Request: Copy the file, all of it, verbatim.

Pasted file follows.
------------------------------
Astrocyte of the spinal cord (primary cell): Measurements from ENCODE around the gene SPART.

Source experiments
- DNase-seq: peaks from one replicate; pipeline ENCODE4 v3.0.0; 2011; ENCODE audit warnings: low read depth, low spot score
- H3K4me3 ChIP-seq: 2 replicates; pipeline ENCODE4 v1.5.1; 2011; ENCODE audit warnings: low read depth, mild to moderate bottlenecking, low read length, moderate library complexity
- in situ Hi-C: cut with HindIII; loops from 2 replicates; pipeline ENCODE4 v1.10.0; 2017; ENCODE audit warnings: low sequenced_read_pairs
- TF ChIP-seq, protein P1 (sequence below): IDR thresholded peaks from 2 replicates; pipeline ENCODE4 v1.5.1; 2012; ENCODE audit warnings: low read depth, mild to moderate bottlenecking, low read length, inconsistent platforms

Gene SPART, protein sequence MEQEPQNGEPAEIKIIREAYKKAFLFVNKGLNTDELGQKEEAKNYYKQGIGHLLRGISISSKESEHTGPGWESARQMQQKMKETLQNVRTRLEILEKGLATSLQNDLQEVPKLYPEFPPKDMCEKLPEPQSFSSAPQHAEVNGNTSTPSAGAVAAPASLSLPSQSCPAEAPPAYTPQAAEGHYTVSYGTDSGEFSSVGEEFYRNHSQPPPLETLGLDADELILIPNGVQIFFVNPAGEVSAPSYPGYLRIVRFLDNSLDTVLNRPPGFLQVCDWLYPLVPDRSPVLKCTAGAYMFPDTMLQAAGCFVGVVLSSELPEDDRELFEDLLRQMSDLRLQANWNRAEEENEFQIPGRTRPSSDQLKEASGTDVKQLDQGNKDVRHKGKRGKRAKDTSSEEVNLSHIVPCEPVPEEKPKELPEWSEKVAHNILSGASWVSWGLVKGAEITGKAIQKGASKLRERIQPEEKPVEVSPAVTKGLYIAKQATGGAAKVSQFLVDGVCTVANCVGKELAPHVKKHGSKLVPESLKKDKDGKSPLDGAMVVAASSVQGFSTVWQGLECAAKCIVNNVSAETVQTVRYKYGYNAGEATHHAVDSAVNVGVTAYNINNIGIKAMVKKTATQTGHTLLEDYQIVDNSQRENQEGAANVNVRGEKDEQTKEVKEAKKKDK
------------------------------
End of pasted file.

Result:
Astrocyte of the spinal cord (primary cell): Measurements from ENCODE around the gene SPART.

Source experiments
- DNase-seq: peaks from one replicate; pipeline ENCODE4 v3.0.0; 2011; ENCODE audit warnings: low read depth, low spot score
- H3K4me3 ChIP-seq: 2 replicates; pipeline ENCODE4 v1.5.1; 2011; ENCODE audit warnings: low read depth, mild to moderate bottlenecking, low read length, moderate library complexity
- in situ Hi-C: cut with HindIII; loops from 2 replicates; pipeline ENCODE4 v1.10.0; 2017; ENCODE audit warnings: low sequenced_read_pairs
- TF ChIP-seq, protein P1 (sequence below): IDR thresholded peaks from 2 replicates; pipeline ENCODE4 v1.5.1; 2012; ENCODE audit warnings: low read depth, mild to moderate bottlenecking, low read length, inconsistent platforms

Gene SPART, protein sequence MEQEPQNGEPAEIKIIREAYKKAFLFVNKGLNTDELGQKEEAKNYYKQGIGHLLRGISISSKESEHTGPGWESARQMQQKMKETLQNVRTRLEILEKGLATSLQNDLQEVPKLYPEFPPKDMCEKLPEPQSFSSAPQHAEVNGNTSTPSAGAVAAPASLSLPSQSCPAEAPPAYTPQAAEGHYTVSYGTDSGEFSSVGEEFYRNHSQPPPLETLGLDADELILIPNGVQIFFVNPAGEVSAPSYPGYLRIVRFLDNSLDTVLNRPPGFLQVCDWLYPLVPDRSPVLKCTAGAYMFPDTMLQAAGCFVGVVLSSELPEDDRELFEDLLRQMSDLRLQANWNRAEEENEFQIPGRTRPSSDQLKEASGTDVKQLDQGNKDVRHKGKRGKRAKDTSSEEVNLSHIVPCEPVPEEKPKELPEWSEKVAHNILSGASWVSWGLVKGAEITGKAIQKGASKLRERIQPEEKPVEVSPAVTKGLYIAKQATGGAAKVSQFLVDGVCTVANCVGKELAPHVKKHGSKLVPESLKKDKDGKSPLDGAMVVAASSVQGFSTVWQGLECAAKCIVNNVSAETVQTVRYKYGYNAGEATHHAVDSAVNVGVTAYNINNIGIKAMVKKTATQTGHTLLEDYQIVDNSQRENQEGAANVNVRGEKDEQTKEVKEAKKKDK